Fall in Lakeview!

 

The summer has flown by, and it is fall here in Lakeview. Already three of my fellow interns have moved on, and the botany crew is finishing up our field season.  Most recently we have been working on surveys for special status species, including Eriogonum prociduum (Prostrate Buckwheat), Ivesia rhypara var. shellyi (Shelly’s Mousetail), and Carex diandra (Lesser Panicled Sedge) in some beautiful and unusual areas.  We have also collected seed for the Seeds of Success program, from Cercocarpus ledifolius (Mountain Mahogany), Castilleja linariifolia (Wyoming Indian Paintbrush), and Heliotropium curassavicum (Salt Heliotrope), among others.  One highlight of the last couple months was the opportunity to visit the National Fish and Wildlife Forensic Laboratory, an amazing and interesting trip organized by Tommy Esson. It was fascinating to see the sleuthing behind animal forensics and talk to the scientists who track down criminals in the illegal animal trade. We have also had great adventures on the weekends, including a trip to the Steens Mountains, Lava Caves, and a big trip to Crater Lake, where interns from Lakeview, Klamath, Alturas, Cedarville, and Coos Bay all had a chance to meet up. It has been a great summer and I am reluctant to leave!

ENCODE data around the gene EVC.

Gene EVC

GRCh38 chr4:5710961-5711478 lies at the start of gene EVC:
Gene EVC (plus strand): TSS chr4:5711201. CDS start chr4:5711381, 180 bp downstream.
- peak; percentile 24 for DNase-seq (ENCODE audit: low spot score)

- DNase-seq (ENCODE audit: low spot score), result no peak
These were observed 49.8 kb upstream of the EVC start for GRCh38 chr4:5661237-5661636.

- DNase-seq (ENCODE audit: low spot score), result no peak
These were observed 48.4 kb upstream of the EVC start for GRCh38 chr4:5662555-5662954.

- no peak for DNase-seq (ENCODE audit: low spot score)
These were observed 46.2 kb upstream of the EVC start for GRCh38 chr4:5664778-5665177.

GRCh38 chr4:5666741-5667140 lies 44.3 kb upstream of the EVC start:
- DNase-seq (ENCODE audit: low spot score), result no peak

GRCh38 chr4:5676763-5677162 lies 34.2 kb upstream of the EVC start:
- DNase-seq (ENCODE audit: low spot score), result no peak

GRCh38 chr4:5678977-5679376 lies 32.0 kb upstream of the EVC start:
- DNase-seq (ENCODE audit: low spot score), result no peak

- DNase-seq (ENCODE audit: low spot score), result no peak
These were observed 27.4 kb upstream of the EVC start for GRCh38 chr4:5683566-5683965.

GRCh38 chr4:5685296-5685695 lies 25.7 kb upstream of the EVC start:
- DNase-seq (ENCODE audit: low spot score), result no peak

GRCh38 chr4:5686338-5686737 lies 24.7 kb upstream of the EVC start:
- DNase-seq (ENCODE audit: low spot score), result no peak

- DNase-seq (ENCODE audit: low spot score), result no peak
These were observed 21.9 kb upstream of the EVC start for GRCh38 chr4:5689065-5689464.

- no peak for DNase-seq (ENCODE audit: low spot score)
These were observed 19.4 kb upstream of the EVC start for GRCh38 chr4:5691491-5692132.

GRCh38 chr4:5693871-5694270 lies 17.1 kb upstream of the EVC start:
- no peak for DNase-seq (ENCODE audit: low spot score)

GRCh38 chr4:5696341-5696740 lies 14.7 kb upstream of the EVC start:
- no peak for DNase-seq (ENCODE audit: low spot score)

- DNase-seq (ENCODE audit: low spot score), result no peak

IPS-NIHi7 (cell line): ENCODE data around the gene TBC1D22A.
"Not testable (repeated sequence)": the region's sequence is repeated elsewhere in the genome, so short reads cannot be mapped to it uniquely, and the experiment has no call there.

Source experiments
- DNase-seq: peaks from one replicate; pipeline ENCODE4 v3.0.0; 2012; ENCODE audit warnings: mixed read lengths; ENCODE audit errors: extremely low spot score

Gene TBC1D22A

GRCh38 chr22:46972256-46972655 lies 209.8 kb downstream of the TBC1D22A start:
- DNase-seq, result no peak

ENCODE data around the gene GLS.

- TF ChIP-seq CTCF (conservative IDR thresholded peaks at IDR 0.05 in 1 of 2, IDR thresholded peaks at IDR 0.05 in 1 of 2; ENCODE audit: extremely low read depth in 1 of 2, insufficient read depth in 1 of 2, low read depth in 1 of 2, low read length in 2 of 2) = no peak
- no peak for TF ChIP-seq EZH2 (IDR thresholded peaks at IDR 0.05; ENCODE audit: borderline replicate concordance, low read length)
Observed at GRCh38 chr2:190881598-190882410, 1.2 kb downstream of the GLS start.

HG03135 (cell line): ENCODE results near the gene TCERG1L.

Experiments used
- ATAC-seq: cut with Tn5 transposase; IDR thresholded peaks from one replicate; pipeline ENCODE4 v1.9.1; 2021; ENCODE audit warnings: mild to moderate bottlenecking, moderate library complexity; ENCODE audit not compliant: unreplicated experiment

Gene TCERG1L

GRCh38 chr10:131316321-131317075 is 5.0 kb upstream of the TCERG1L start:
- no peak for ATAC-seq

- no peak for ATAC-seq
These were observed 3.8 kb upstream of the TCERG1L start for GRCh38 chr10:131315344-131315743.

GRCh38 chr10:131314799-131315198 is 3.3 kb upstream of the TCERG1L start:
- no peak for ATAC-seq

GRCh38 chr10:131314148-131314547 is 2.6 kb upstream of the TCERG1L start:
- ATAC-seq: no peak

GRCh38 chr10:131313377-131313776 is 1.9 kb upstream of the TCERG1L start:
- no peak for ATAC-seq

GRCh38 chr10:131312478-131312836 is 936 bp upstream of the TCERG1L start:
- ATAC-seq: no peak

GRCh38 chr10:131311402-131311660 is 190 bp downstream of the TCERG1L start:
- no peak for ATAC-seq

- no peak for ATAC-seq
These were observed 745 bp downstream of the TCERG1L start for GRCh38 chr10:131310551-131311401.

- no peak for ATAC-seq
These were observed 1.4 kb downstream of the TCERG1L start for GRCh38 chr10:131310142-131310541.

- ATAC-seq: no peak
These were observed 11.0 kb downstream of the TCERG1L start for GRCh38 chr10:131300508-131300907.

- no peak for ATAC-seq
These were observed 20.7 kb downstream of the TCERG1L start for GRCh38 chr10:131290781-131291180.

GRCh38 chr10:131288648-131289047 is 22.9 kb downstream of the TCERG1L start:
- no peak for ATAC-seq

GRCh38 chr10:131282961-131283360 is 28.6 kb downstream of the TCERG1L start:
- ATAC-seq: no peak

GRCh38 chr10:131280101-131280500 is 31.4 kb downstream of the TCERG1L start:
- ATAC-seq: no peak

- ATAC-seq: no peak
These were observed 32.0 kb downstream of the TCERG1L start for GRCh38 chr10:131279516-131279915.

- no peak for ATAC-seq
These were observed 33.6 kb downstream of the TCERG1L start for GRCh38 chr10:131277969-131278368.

Ivesia rhypara var shellyi

Ivesia rhypara var. shellyi

Castilleja linariifolia

Castilleja linariifolia

Heliotropium curassavicum

Heliotropium curassavicum

Surveying for Special Status Species near some petroglyphs

Surveying for Special Status Species near some petroglyphs

Interns at the Steens

Interns at the Steens

 

 

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